Oct 17, 2019 11:00 AM


October brings cold weather, colorful leaves, and the start of flu season. If you have cancer, getting the flu may lead to more serious health problems. Read this Q&A to learn more about the flu, the flu shot, and other ways to prevent sickness.

Q: What is the flu?

A: The flu is a virus that can make you feel really sick. The flu can affect people differently. Children, the elderly, and those with a chronic illness, including cancer, may need to go to the hospital if they get the flu. When you protect yourself from the flu, you also lower the chance it will spread to people at risk for serious flu complications.

Q: What are signs of the flu?

A: For most people, the flu causes these symptoms:

  • Body aches
  • Fever
  • Tiredness
  • Cough
  • Sore throat

These symptoms can last for two weeks. Each person reacts to the flu differently. If you think you may have the flu, talk with your doctor. Your doctor can order a quick test to see if you have the flu.

sick man

Q: Can the flu shot give me the flu?

A: No. The flu shot is an inactive virus version of the flu. This means it cannot spread to others and it cannot make you sick. You may have a sore arm, feel hot, or ache a bit from the shot. These side effects should only last a few days. 

Q: How does the flu shot work?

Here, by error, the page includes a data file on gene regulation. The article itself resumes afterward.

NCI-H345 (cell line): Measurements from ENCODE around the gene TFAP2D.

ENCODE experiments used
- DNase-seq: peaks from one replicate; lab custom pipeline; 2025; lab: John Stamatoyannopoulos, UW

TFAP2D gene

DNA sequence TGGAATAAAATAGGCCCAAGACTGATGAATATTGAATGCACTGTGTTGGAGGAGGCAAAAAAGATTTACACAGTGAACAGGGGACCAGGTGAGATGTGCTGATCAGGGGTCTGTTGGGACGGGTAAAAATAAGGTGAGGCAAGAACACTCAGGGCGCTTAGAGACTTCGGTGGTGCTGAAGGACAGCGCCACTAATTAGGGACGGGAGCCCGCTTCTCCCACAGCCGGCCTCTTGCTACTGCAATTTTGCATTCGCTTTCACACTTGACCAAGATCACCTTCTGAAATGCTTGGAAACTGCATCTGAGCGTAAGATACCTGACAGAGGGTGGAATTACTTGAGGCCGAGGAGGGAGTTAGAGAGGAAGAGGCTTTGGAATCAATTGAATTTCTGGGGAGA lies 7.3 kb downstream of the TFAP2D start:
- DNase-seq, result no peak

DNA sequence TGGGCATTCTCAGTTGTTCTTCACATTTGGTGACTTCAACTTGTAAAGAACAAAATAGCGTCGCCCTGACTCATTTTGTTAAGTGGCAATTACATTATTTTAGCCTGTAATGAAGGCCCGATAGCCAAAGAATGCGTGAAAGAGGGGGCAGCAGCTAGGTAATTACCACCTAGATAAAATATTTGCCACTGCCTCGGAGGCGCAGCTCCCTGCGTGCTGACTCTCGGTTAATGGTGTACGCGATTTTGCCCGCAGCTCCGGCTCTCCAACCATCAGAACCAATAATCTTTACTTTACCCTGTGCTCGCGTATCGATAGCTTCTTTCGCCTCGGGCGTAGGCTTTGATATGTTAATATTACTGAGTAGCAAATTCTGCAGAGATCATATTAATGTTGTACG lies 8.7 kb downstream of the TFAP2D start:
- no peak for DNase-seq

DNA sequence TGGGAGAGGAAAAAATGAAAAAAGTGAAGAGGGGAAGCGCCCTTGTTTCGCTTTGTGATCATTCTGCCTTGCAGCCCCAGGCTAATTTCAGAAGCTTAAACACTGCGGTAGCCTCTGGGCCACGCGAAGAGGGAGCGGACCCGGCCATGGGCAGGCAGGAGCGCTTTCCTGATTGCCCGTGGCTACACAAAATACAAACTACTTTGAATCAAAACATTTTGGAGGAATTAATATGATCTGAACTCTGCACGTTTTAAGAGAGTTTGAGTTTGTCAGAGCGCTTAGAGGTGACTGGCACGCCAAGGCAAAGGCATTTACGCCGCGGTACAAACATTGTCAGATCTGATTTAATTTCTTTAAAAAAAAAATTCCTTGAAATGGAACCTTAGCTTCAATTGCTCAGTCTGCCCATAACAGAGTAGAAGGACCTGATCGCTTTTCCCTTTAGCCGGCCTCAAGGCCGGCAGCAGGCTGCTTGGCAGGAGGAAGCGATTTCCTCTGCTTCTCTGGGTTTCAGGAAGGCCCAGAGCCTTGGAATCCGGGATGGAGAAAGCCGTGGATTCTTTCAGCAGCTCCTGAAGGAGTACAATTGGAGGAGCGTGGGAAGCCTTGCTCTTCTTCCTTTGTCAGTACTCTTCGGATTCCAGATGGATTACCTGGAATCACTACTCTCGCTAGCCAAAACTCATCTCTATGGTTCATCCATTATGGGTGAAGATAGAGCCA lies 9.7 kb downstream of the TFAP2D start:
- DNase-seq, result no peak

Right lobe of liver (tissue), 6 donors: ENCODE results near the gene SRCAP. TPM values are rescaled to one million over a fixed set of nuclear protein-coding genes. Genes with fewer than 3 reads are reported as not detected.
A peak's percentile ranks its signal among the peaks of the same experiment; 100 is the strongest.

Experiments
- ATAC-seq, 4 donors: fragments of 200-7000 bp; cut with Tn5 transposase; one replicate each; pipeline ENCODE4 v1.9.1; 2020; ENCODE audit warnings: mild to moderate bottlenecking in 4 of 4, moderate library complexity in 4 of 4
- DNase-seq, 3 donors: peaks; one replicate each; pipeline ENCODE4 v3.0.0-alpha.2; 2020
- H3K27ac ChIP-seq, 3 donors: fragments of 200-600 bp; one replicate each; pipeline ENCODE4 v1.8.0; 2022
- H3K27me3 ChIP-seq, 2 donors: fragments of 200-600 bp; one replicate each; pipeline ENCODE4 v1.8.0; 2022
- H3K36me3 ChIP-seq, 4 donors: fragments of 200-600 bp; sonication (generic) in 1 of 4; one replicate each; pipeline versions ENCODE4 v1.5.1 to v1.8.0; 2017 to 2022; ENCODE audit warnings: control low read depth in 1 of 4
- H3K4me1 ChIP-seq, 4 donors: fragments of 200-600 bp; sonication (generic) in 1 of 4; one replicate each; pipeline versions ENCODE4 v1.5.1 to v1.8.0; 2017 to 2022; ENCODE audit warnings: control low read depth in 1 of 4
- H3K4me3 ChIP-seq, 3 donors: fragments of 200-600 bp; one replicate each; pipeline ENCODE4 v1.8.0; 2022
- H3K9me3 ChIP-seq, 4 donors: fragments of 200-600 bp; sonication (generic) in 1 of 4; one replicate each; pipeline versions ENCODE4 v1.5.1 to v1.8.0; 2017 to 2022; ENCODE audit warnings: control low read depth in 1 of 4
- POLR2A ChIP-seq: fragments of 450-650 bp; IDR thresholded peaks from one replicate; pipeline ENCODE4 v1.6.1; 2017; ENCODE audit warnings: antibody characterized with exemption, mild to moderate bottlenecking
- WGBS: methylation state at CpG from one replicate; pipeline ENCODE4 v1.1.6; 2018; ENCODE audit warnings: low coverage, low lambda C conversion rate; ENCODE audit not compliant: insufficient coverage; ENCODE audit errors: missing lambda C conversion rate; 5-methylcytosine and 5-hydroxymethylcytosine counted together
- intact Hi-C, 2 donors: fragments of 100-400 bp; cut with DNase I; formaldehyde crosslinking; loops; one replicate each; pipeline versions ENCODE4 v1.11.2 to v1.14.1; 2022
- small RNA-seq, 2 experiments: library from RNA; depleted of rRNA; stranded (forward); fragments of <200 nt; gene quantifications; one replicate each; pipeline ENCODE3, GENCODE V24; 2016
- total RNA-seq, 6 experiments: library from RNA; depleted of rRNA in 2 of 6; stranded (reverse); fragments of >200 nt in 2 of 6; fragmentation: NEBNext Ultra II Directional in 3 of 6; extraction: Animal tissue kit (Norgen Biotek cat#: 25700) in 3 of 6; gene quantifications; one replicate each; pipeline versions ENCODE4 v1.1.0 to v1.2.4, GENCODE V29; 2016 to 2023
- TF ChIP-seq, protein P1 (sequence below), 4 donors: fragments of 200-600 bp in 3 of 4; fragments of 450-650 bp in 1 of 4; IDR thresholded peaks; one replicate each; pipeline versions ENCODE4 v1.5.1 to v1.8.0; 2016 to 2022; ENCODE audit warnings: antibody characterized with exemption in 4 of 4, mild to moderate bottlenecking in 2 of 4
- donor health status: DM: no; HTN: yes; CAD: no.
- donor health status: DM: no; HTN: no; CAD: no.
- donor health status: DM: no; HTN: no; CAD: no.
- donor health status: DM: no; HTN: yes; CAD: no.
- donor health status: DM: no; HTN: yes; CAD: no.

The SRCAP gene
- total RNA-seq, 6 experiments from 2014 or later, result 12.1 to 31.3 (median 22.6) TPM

A: The flu shot gives your body a version of the flu. Your body then starts making antibodies. Antibodies are part of the body’s illness-fighting system. The antibodies get ready to protect your body from the flu virus if you catch it. Your body will be able to fight it more quickly, and you will not get as sick.

Q: If I have cancer, can I still get the flu shot?

A: Yes. Most patients can still get the flu shot. Some treatments may weaken your immune system. It is best to talk with your doctor if you have any concerns before you receive the flu shot.

mask

Q: How can I protect my family and myself from the flu?

A: The flu shot is a great first step. Here are more tips on how to avoid the flu and other viruses that cause illness.

  • Wash your hands. Use soap and warm water, alcohol-based cleaners, or wipes.
  • Wipe down areas that are touched daily:
    • Doorknobs and handles
    • Light switches
    • Bathroom faucets
  • Cover your mouth and nose with a tissue when you cough or sneeze.
  • Try to stay away from sick people.
  • If you do get sick, stay home for at least 24 hours after your fever is gone (without the use of a fever-relief medicine).
  • If you feel sick, wear a mask around others.
  • Keep your home ready in case you do get sick. Have things you may need at home, such as tissues and cold medicine, so you do not need to go out to get them.

health education

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